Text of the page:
In exploring the roots of the extreme radicalization represented by Salafism, Moghadam finds many causes, including Western dominance in the Arab world, the physical diffusion of Salafi institutions and actors, and the element of opportunity created by the Soviet invasion of Afghanistan. He uses individual examples from the Middle East, Southwest Asia, and Europe to show how the elite leaders of al Qaeda and affiliated groups and their foot soldiers interact with one another and how they garner support—and a growing number of converts and attackers—from the Muslim community. Based on over a decade of empirical research and a critical examination of existing thought on suicide attacks, Moghadam distinguishes the key characteristics separating globalized suicide strikes from the traditional, localized pattern that previously prevailed.
This unflinching analysis provides new information about the relationship between ideology and suicide attacks and recommends policies focused on containing Salafi Jihadism.
Beginning with the 2003 invasion of Iraq and concluding with the aftermath of the 2011 Arab uprisings, Frederic M. Wehrey investigates the roots of the Shi'a-Sunni divide now dominating the Persian Gulf's political landscape. Focusing on three Gulf states affected most by sectarian tensions—Bahrain, Saudi Arabia, and Kuwait—Wehrey identifies the factors that have exacerbated or tempered sectarianism, including domestic political institutions, the media, clerical establishments, and the contagion effect of external regional events, such as the Iraq war, the 2006 Lebanon conflict, the Arab uprisings, and Syria's civil war.
In addition to his analysis, Wehrey builds a historical narrative of Shi'a activism in the Arab Gulf since 2003, linking regional events to the development of local Shi'a strategies and attitudes toward citizenship, political reform, and transnational identity. He finds that, while the Gulf Shi'a were inspired by their coreligionists in Iraq, Iran, and Lebanon, they ultimately pursued greater rights through a nonsectarian, nationalist approach. He also discovers that sectarianism in the region has largely been the product of the institutional weaknesses of Gulf states, leading to excessive alarm by entrenched Sunni elites and calculated attempts by regimes to discredit Shi'a political actors as proxies for Iran, Iraq, or Lebanese Hizballah. Wehrey conducts interviews with nearly every major Shi'a leader, opinion shaper, and activist in the Gulf Arab states, as well as prominent Sunni voices, and consults diverse Arabic-language sources.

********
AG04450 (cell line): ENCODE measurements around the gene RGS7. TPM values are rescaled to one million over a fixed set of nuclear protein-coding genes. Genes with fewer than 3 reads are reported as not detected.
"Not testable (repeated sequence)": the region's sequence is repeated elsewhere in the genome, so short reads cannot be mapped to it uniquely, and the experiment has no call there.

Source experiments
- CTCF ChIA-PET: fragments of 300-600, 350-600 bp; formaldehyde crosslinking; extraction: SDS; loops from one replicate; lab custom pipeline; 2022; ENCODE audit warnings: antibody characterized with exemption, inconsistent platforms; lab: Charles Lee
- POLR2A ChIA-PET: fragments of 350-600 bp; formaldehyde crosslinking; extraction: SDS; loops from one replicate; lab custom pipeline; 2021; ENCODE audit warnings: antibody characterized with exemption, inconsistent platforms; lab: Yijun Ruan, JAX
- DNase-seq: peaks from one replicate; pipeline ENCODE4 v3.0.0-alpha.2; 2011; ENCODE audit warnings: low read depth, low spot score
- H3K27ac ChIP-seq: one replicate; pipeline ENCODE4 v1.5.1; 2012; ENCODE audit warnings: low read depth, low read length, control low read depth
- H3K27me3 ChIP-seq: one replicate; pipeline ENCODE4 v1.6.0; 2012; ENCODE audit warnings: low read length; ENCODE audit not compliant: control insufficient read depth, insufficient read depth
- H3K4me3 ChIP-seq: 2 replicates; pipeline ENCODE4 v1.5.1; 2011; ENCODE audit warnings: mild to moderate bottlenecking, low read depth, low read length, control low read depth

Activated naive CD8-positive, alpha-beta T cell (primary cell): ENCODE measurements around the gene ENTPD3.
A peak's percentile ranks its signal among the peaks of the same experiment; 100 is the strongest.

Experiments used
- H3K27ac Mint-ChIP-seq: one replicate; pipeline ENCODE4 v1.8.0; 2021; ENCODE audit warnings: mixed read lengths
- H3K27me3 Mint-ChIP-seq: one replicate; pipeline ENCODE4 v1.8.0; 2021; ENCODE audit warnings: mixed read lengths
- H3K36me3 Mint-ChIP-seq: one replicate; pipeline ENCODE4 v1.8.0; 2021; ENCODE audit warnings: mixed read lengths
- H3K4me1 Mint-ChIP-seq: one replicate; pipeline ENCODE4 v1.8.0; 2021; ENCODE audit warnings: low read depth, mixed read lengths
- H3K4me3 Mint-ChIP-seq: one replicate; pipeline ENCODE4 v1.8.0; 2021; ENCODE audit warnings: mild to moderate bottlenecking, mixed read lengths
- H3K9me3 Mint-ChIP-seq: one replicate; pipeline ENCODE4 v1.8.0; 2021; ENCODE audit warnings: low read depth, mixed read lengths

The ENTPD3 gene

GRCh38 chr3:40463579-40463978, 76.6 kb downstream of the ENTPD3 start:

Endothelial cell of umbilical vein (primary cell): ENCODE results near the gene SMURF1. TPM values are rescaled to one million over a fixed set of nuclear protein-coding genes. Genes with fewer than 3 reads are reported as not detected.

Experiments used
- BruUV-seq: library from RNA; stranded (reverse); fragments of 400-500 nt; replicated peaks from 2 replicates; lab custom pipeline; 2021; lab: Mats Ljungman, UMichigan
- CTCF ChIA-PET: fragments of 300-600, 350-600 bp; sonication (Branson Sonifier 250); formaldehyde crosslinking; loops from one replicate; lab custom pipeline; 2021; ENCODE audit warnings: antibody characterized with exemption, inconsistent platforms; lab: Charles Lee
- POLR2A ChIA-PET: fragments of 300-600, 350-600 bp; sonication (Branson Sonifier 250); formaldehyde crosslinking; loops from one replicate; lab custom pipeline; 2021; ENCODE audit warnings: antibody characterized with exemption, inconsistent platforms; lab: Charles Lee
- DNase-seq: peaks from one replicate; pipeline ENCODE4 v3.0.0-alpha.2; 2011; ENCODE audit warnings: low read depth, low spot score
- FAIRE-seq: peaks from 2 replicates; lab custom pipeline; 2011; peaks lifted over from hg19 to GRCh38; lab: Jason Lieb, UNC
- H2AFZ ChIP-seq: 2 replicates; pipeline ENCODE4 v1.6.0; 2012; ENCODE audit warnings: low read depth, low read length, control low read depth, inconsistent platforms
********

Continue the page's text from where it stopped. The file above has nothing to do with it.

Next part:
Nexus of Global Jihad brings to light an emerging style of "networked cooperation" that works alongside interorganizational terrorist cooperation to establish bonds of varying depth and endurance. Case studies use recently declassified materials to illuminate al-Qaeda's dealings from Iran to the Arabian Peninsula and the informal actors that power the Sharia4 movement. The book proposes policies that increase intelligence gathering on informal terrorist actors, constrain enabling environments, and disrupt terrorist networks according to different types of cooperation. It is a vital text for strategists and scholars struggling to understand a growing spectrum of terrorist groups working together more effectively than ever before.
An extraordinary insight into life under one of the world’s most ruthless and secretive dictatorships – and the story of one woman’s terrifying struggle to avoid capture/repatriation and guide her family to freedom.
As a child growing up in North Korea, Hyeonseo Lee was one of millions trapped by a secretive and brutal communist regime. Her home on the border with China gave her some exposure to the world beyond the confines of the Hermit Kingdom and, as the famine of the 1990s struck, she began to wonder, question and to realise that she had been brainwashed her entire life. Given the repression, poverty and starvation she witnessed surely her country could not be, as she had been told “the best on the planet”?
Aged seventeen, she decided to escape North Korea. She could not have imagined that it would be twelve years before she was reunited with her family.